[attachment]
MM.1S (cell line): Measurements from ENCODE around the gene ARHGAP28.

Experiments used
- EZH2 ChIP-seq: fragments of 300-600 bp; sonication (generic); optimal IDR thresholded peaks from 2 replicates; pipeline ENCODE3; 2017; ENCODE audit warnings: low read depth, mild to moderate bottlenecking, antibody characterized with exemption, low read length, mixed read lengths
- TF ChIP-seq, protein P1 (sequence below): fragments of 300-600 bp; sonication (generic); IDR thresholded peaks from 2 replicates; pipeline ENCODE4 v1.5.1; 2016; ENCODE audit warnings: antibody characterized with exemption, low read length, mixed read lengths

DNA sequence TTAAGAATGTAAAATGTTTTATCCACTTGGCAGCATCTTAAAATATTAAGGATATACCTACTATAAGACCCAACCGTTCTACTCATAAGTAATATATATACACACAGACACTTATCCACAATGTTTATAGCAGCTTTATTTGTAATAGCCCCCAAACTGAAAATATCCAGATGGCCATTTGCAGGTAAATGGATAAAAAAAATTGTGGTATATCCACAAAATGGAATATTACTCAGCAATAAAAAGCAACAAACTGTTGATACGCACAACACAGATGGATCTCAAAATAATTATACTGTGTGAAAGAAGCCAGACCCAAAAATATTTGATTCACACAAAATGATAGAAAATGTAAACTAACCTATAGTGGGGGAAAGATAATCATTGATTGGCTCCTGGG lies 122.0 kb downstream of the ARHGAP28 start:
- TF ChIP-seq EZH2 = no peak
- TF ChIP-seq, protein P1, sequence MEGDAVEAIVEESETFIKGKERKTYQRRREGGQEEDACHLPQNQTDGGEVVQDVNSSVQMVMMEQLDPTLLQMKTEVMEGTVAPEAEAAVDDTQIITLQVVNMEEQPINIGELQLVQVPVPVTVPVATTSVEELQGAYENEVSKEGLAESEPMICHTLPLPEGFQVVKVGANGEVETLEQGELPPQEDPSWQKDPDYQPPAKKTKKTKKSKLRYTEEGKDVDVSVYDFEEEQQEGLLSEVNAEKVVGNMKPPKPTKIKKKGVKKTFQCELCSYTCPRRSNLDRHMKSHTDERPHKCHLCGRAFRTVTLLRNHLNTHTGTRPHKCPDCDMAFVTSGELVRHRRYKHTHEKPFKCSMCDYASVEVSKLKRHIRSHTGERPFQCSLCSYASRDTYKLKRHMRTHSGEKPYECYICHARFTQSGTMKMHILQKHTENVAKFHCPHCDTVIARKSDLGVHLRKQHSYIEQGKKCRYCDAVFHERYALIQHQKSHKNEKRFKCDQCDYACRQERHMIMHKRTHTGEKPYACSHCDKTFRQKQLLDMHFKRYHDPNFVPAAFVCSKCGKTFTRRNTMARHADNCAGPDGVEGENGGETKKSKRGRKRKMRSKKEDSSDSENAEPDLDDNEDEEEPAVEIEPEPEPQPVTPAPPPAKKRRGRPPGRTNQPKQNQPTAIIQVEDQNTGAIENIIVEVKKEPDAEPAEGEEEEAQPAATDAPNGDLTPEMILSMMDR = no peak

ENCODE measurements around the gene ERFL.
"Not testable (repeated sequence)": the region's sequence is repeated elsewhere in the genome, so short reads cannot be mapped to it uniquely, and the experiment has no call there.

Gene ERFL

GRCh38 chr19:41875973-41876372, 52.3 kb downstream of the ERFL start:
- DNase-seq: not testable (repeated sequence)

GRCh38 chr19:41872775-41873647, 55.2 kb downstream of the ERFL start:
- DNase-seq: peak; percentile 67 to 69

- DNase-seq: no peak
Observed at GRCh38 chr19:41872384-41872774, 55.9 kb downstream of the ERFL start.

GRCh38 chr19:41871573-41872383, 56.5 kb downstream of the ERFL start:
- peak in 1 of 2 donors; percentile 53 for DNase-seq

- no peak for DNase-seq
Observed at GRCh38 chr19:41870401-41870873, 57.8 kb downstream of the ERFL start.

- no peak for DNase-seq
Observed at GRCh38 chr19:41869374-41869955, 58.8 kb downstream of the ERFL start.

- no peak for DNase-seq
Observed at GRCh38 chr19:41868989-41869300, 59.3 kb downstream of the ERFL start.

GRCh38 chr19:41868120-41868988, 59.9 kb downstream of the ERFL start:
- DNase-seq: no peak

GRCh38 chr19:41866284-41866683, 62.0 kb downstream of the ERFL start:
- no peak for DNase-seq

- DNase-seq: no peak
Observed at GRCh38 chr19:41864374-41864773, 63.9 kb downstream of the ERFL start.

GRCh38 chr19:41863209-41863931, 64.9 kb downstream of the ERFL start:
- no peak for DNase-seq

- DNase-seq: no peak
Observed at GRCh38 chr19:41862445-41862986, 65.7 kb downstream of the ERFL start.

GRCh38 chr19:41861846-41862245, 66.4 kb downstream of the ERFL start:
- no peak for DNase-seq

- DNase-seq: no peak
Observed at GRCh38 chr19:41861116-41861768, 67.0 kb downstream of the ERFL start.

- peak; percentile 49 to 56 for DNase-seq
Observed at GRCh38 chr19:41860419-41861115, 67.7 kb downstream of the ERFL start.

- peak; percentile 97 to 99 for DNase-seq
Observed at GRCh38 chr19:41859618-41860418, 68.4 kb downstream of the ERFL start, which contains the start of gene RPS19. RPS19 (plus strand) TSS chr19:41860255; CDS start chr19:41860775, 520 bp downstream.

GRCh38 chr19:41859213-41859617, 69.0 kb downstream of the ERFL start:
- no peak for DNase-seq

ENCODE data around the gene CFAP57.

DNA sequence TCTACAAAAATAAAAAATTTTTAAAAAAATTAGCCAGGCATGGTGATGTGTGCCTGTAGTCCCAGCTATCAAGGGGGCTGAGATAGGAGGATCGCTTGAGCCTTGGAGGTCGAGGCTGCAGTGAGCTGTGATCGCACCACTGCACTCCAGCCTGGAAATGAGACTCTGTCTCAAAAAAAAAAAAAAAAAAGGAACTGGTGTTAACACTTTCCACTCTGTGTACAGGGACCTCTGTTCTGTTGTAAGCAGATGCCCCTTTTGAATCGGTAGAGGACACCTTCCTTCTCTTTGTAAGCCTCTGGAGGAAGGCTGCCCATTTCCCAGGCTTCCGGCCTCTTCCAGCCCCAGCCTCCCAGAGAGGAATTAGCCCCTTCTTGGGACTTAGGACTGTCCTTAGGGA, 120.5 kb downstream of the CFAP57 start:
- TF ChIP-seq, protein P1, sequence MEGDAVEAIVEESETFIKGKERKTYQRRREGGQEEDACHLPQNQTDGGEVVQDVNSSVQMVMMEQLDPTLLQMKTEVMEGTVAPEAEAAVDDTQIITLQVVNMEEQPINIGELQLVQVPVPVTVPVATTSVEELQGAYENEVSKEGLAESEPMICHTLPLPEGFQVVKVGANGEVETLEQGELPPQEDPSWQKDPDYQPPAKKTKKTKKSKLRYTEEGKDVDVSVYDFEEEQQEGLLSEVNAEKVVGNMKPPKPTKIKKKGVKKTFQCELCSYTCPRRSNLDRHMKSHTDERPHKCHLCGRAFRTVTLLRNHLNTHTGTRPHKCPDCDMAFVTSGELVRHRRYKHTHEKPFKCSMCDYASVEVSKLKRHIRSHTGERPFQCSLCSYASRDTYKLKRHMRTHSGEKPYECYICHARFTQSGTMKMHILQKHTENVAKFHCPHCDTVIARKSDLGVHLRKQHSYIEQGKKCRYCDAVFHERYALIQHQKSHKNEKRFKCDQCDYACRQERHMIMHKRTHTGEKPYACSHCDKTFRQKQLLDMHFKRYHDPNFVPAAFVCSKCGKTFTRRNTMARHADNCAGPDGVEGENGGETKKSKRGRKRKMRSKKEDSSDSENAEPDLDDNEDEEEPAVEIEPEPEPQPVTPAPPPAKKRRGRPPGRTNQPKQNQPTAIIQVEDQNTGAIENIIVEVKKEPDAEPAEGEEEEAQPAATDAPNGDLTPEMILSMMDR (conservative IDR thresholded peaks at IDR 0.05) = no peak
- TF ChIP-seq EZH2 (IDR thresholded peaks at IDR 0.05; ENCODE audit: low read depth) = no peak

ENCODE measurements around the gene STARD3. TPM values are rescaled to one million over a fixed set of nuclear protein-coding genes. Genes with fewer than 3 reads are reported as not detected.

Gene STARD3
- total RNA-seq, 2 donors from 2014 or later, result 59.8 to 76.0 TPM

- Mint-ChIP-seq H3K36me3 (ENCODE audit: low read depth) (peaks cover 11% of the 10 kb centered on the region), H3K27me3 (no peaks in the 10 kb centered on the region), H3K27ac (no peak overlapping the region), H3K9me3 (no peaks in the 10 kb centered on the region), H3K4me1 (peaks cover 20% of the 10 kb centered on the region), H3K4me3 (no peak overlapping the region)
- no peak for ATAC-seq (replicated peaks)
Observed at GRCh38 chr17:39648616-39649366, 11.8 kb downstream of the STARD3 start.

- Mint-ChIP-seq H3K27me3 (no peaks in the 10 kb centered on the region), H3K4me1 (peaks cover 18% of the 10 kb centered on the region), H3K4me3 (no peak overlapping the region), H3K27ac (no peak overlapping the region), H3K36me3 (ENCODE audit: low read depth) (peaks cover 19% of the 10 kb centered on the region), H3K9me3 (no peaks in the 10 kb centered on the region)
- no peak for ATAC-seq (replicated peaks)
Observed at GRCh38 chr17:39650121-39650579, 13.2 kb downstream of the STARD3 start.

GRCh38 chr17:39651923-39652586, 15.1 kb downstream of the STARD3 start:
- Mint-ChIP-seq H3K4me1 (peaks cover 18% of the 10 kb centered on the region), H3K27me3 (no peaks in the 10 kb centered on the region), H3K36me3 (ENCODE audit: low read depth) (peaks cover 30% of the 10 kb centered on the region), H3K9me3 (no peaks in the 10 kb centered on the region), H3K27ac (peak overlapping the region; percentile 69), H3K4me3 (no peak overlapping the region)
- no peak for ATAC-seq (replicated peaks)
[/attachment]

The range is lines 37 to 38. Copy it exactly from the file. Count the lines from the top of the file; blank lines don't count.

- DNase-seq: no peak
Observed at GRCh38 chr19:41861116-41861768, 67.0 kb downstream of the ERFL start.